The Lookout

Occupy protesters attempt to ‘shut down’ Wall Street on anniversary

An Occupy protester screams as he is arrested near Zuccotti Park, Sept. 17, 2012. (John Minchillo/AP)

More than 100 protesters were arrested in lower Manhattan on Monday during demonstrations marking the first anniversary of Occupy Wall Street, the amorphous, anti-corporate greed movement that began in New York and spread to dozens of cities last year.

Activists vowed to "shut down" Wall Street, with plans to create a human wall and block the entrance to the New York Stock Exchange. Hundreds of New York police officers were assembled early Monday in anticipation of the protests.

Dozens of officers, some on horseback, blocked off the entrance to Wall Street to prevent protesters from carrying out their stated mission. At 10 a.m., the NYPD carted off a bus full of protesters, all of them arrested earlier Monday morning. A double-decker bus of sightseers followed closely behind.

Several of the arrested protesters were in wheelchairs. (One smiled as she was loaded into a police van.) At the intersection of Broad and Water streets in the financial district, activists demonstrated in front of a police truck, raising clenched fists in its direction.

[Slideshow: Occupy Wall Street: One year later]

Matt Tucker, a protester from Cincinnati, told Yahoo News that the Occupy movement has found buildings where protesters can sleep. (Zuccotti Park, once the ground zero of the Occupy movement, is no longer an option for overnight camping.) Others slept in front of Trinity Church and Chase Bank over the weekend as part of their protest.

As is often the case with city-based demonstrations, the number of protesters who showed up Monday to mark the Occupy anniversary varied depending on who was counting. Most media outlets estimated several hundred; one protester's estimate—retweeted by Occupy Wall Street's Twitter account—was 50,000. (The tweet was immediately—and rightly—ridiculed.)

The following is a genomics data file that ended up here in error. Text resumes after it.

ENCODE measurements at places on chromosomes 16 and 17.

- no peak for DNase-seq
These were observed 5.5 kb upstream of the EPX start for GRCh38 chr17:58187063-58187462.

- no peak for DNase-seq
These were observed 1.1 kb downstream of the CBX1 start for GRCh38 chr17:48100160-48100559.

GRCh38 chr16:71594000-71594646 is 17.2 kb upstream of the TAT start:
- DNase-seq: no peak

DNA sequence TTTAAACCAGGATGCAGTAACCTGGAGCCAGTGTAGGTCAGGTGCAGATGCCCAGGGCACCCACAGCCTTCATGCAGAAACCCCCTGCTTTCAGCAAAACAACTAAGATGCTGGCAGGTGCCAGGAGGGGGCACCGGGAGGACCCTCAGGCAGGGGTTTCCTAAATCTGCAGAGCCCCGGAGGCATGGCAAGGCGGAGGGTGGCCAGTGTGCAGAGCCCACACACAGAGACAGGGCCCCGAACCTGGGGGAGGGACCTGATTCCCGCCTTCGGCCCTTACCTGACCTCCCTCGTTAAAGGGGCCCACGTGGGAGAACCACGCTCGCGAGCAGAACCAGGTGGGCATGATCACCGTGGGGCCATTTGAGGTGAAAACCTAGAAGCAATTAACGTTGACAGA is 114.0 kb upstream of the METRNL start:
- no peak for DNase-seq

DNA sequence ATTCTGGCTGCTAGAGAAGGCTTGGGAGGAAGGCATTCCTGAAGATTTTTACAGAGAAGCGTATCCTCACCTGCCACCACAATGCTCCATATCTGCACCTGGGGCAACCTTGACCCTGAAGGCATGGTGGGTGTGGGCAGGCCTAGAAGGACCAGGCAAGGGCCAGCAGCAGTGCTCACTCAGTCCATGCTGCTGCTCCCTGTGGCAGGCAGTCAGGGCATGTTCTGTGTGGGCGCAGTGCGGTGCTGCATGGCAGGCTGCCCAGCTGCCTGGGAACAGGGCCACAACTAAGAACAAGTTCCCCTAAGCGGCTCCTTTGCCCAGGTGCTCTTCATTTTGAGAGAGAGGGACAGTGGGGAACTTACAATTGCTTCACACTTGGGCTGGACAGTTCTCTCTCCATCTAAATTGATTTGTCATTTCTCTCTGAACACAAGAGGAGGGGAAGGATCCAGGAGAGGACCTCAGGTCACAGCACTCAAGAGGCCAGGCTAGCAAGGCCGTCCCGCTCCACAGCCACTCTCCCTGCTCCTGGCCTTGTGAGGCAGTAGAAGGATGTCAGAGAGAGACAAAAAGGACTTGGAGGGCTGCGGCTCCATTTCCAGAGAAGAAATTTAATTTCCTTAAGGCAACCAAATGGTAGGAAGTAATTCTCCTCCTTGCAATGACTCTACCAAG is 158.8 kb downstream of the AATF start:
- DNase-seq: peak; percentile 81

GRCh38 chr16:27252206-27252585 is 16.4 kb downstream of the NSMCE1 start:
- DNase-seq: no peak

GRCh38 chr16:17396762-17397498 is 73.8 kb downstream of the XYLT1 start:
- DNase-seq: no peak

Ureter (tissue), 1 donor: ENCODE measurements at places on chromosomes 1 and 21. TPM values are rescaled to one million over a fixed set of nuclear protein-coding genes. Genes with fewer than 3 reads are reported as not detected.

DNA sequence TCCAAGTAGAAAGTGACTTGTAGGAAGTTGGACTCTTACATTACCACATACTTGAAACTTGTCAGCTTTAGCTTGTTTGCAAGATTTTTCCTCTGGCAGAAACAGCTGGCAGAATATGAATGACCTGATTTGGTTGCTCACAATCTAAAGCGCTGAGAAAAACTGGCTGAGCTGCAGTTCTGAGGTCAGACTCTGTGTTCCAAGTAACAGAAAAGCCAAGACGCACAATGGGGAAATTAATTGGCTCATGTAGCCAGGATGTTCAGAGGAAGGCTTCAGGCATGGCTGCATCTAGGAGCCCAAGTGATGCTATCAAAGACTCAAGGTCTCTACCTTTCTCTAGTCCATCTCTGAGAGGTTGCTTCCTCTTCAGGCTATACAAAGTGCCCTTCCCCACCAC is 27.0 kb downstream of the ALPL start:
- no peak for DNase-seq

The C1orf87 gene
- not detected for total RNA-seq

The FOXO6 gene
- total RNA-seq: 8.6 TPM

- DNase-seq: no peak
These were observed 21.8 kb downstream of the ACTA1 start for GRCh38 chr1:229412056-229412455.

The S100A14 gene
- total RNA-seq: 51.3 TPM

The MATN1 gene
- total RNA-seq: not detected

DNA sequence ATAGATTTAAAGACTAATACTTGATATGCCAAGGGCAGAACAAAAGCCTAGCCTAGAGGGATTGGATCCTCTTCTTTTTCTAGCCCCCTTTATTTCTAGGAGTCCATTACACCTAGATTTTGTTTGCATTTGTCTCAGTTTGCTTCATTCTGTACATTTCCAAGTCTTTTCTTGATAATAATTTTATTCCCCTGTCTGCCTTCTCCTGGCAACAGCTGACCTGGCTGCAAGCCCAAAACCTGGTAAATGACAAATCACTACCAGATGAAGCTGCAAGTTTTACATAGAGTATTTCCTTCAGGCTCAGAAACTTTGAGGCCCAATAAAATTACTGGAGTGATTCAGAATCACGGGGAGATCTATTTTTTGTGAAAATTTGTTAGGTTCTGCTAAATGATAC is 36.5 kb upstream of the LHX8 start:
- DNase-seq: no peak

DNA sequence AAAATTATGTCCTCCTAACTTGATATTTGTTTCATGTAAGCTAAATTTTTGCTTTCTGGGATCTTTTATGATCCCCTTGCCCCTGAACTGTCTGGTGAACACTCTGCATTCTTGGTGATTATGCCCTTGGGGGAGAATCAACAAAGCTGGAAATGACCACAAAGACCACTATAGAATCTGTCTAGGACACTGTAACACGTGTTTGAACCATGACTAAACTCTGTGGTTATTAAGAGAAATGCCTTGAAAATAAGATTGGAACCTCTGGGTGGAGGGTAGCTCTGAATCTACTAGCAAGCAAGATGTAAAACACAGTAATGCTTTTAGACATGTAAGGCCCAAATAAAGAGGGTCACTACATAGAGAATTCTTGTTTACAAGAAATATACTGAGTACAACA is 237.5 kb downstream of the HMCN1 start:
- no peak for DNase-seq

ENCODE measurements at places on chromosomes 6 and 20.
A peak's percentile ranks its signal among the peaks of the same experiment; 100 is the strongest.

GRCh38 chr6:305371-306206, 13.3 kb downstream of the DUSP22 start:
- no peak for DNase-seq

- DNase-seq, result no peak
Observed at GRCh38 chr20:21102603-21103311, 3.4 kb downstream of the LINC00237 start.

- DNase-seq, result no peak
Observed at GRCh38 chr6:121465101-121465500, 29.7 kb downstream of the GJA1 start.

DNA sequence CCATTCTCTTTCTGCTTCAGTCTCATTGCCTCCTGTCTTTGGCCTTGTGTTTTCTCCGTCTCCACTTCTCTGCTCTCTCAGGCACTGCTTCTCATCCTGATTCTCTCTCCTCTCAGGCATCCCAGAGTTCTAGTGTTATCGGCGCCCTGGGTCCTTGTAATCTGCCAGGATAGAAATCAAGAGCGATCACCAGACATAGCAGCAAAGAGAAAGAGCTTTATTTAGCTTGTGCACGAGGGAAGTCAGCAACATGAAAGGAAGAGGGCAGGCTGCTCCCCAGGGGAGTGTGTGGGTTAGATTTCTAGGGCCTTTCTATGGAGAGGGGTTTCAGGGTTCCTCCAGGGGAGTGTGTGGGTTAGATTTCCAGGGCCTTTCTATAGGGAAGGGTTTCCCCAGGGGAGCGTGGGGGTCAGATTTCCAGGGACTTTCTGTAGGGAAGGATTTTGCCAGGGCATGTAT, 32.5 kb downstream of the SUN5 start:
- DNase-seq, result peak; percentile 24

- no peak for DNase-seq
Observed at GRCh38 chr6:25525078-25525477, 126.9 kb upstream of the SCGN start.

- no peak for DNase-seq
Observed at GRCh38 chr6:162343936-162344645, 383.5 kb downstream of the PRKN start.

According to the New York Times' City Room blog, about 200 protesters gathered in Zuccotti at 7 a.m. A half hour later, approximately 400 protesters arrived at the Vietnam Veterans Memorial on Water Street:

The police were also visible in large numbers throughout the area. Just after 7 a.m. four officers on scooters followed four bicyclists dressed as polar bears—to symbolize rising water tables resulting from global warming, they said—on their way to an assembly spot outside the Lower Manhattan ferry terminal.

Police who barricaded Wall Street checked IDs of employees to let them through.

A few protesters used markers to write a telephone number for legal help on their arms should anyone arrested need it. A small band of demonstrators outside the church performed in a drum line. One held a sign that read: "Sorry, Wall Street is Closed Today for Deconstruction."

Some Occupy protesters played drums and marched around behind barricades, even as they were blocked from entering Wall Street. Other splinter groups performed "mic checks" (creating a people's microphone where listeners repeat a speaker's words so others farther away could hear) in the lobbies of major banks, including J.P. Morgan Chase, Citibank and the Bank of America.

The anniversary demonstrations began on Sunday with a concert in Foley Square featuring Rage Against the Machine guitarist Tom Morello.

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